I know separability of a Gaussian filter enhances the computational complexity from $\mathcal{O}(L^2*N*M) \to \mathcal{O}((L*N*M)$. How this really reflect on my program? I suppose the number of for loops that I need for the convolution less compare to nonseparable case? What real disadvantages ?

Assuming the simplest case with a square image $x[n,m]$ of size $N \times N$ and a square filter kernel $h[n,m]$ of size $M \times M$, the raw 2D convolution to produce the, cropped, output image $y[n,m]$ of size $N \times N$ requires about $N^2 \times M^2$ MACs.

The raw 2D convolution between $x[n,m]$ and the filter $h[n,m]$ is implemented by using two for loops to range through each output pixel and two additional for loops to perform the 2D convolution at that pixel location. Hence a total of 4 nested for-loops are required; a complexity of $\mathcal{O}(N^2M^2)$

When the filter kernel $h[n,m]$ is separable, such as $h[n,m] = f[n]g[m]$, then in this case the convolution between the image $x[n,m]$ and the filter $h[n,m]$ can be performed without a raw 2D convolution sum, by the following approach:

1. First, perform a 1D convolution between columns of $x[n,:]$ and the 1D filter $f[n]$, which requires about $N \times M$ MACs to complete. This operation should be performed for each column of $x[n,m]$ by proceeding along its horizontal, $N$ many, columns. Hence a total of $N \times M \times N$ MACs will be required to complete the first step to produce the intermediate image $w[n,m]$
2. Then, apply the similar algorithm, with the filter $g[m]$ and rows of the intermediate image $w[:,m]$, which will require similar number of MACs as $N \times M \times N$.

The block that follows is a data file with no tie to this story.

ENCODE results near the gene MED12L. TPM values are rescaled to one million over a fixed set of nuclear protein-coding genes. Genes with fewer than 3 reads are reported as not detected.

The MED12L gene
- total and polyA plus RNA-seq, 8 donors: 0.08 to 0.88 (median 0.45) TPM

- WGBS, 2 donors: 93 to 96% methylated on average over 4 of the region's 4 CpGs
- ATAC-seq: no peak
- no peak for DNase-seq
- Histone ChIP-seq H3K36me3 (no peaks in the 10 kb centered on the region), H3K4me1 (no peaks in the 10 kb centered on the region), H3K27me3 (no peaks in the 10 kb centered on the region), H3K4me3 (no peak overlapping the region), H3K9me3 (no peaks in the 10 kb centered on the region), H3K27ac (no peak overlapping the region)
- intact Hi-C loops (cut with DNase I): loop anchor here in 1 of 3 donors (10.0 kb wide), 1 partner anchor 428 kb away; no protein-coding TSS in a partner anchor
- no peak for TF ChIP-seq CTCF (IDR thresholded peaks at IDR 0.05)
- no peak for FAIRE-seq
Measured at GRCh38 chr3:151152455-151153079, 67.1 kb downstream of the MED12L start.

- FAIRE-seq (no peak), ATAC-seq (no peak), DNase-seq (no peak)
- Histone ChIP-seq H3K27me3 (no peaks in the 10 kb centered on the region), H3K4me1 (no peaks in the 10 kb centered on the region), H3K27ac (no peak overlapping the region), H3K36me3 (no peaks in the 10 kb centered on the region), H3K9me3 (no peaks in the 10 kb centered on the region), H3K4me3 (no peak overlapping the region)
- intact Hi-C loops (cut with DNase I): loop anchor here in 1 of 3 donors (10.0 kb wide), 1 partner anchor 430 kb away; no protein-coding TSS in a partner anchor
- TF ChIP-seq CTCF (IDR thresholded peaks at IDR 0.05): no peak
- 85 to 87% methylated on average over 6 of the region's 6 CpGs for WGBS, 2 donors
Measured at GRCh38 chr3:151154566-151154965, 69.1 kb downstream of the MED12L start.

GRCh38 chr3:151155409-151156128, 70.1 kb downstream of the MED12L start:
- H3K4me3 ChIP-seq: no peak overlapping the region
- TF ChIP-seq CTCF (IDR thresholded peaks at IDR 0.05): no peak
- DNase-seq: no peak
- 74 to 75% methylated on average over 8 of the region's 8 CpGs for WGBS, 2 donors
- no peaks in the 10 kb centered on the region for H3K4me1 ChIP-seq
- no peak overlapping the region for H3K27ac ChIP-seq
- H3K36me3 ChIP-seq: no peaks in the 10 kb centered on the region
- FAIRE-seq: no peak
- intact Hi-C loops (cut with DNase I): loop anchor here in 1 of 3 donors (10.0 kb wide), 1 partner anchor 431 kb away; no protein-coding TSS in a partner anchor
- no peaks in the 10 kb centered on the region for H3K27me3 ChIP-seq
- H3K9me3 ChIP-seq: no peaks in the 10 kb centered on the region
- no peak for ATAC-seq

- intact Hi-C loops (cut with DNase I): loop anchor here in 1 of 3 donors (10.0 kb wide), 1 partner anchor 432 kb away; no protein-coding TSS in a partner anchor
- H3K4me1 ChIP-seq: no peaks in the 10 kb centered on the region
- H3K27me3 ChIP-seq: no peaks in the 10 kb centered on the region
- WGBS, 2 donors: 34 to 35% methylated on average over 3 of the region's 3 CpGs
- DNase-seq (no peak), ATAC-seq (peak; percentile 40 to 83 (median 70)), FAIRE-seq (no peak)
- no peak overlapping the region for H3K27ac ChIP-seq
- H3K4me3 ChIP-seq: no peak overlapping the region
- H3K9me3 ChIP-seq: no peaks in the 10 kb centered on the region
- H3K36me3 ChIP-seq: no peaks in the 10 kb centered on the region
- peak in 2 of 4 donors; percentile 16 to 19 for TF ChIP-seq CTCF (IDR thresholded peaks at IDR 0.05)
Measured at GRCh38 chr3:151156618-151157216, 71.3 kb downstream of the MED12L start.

Hence as a total you will need about $2N^2M$ MACs for the separable implementation of the 2D convolution. The actual number depends on the cropping type you apply. Thus a complexity of about $\mathcal{O}(N^2M)$ is attained.

It can be seen that, to implement the separable convolution algorithm, you will only need 3 nested for loops, which is where the gain comes from.

The main advantage of separable filtering is quite clear; much reduced computational cost. In fact even the 2D-FFT algorithm makes use of it as the 2D-DFT kernel is separable.

Another advantage is that since there are less number of MACs involved to produce the same output compared to the raw 2D convolution, it's less prone to numerical issues and likely to produce more accurate results.

A disadvantage of separation is that it requires an extra ram memory to store the intermediate image, which can be a concern in certain applications.

• Thank you so much for your answers. Quick question, is your filter same size of the image? h[n,m] and image is x[n,m]? – OmegaD Aug 26 '18 at 17:40
• No it's not assumed to be so. You can take any size you want, assuming you follow the proper steps in performing the algorithm. – Fat32 Aug 26 '18 at 18:21